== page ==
A discordant note has just been added to the passionate debate in Quebec, Canada, over the ruling separatist party’s reprehensible initiative to restrict the display of religious symbols and attire, in a thinly veiled attempt to target the province’s Muslim minority (reported in detail last month in this blog). The latest condemnations of the Parti Québécois’s policy comes from a global but Quebec-based flying-saucer cult called the International Raëlian Movement.
Raëlian bishops have publicly announced that religious symbols should not be banned but that all religious texts should be censored in order to remove references to male dominance, intolerance of homosexuality, or the elevation of the superiority of any particular religion. Raëlism considers itself in some ways a science rather than a religion and it voices respect for all faiths. It also promulgates a free-love doctrine and freedom for all sexual orientations.
This has not mollified everyone—despite the Raëlians’ designation of July 20th earlier this year as “Swastika Rehabilitation Day.” Raël points out (correctly) that, before its use by the Nazis in the 1930s, swastikas were primarily a religious symbol of good luck and harmony and other positive virtues, found around the world in traditional Native American, Egyptian, Buddhist, and many other cultures. He also points out (far more debatably) that he saw such a symbol on the spaceships of the “Elohim” who contacted him and took him to their planet. Adolf Hitler’s occultic religion of Ariosophy replaced a common Aryan (i.e., north Indian) counter-clockwise swastika with a clockwise one. Some scholars believe that some swastikas were originally counter-clockwise because they indicated the direction of the rotating earth (as seen from above).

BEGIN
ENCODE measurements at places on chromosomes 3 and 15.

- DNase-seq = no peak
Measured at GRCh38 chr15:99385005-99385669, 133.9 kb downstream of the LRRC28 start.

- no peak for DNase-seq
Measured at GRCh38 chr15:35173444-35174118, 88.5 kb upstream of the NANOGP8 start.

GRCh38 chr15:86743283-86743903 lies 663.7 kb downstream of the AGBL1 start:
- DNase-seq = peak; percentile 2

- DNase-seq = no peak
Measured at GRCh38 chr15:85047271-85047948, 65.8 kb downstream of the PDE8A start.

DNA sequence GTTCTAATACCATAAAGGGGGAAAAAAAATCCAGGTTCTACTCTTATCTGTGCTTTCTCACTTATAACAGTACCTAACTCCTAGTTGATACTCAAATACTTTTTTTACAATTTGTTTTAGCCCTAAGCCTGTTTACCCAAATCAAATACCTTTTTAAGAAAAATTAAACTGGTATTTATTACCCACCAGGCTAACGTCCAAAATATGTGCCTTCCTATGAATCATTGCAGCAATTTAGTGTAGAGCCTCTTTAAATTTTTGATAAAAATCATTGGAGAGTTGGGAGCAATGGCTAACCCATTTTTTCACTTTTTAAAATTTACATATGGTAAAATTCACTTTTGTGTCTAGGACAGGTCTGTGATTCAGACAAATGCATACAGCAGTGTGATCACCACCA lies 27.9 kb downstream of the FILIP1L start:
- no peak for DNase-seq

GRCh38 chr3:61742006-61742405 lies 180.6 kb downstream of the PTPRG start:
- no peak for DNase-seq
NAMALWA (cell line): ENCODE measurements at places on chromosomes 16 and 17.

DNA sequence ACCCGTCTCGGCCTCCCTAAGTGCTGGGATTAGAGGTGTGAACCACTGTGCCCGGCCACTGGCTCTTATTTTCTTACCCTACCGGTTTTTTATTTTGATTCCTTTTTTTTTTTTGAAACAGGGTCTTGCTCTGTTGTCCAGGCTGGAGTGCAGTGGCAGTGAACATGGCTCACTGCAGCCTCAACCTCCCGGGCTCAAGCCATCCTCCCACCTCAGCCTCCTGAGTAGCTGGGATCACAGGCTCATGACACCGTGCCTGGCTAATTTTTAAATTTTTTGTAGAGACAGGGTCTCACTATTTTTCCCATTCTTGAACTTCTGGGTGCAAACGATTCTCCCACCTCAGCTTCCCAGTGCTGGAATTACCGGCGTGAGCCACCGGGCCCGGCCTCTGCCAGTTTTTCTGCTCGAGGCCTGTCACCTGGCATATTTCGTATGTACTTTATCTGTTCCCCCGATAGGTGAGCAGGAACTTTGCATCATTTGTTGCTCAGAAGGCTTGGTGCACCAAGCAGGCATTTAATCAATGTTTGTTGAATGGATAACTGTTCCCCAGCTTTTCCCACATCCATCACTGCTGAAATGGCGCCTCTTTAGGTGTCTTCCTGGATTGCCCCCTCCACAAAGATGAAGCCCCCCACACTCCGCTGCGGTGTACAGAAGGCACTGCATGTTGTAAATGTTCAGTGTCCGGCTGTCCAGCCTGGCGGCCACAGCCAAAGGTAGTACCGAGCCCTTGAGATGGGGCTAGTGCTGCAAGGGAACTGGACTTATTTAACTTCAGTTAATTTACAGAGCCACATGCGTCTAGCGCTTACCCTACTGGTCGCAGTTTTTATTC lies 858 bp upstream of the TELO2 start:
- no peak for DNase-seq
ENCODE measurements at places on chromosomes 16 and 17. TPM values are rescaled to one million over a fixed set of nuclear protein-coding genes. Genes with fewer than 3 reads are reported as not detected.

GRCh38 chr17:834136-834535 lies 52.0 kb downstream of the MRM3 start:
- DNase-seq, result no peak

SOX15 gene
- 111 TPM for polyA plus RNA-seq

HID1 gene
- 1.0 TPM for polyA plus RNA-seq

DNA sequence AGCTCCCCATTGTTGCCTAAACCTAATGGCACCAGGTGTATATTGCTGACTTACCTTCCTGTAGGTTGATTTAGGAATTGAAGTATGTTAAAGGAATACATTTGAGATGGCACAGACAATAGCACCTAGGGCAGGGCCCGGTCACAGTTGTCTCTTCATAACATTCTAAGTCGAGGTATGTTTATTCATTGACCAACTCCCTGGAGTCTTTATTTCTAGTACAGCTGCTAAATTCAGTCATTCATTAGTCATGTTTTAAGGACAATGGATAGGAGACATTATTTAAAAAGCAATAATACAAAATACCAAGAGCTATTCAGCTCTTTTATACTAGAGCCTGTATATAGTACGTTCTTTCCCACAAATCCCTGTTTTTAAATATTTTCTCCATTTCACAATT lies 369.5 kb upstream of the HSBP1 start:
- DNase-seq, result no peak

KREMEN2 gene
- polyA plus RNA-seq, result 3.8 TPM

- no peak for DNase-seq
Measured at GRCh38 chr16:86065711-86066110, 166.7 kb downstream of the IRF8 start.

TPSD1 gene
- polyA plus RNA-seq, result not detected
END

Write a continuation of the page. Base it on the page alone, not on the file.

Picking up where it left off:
Other controversies in which the Raëlians have been embroiled have included nude parishioners distributing condoms in front of Catholic churches and, in 2002, a fraudulent but widely publicized claim by Raëlian geneticists that they had performed the first human cloning.
|Raëlians celebrating August 25, 2013, as “Go Topless Day”|
|A German neo-Nazi. Censorship won’t make this problem go away.|
[You can read more about Quebec and other separatist movements, both famous and obscure, in my new book, a sort of encyclopedic atlas just published by Litwin Books under the title Let’s Split! A Complete Guide to Separatist Movements and Aspirant Nations, from Abkhazia to Zanzibar. The book, which contains 46 maps and 554 flags (or, more accurately, 554 flag images), is available for order now on Amazon. Meanwhile, please “like” the book (even if you haven’t read it yet) on Facebook and see this special announcement for more information on the book.]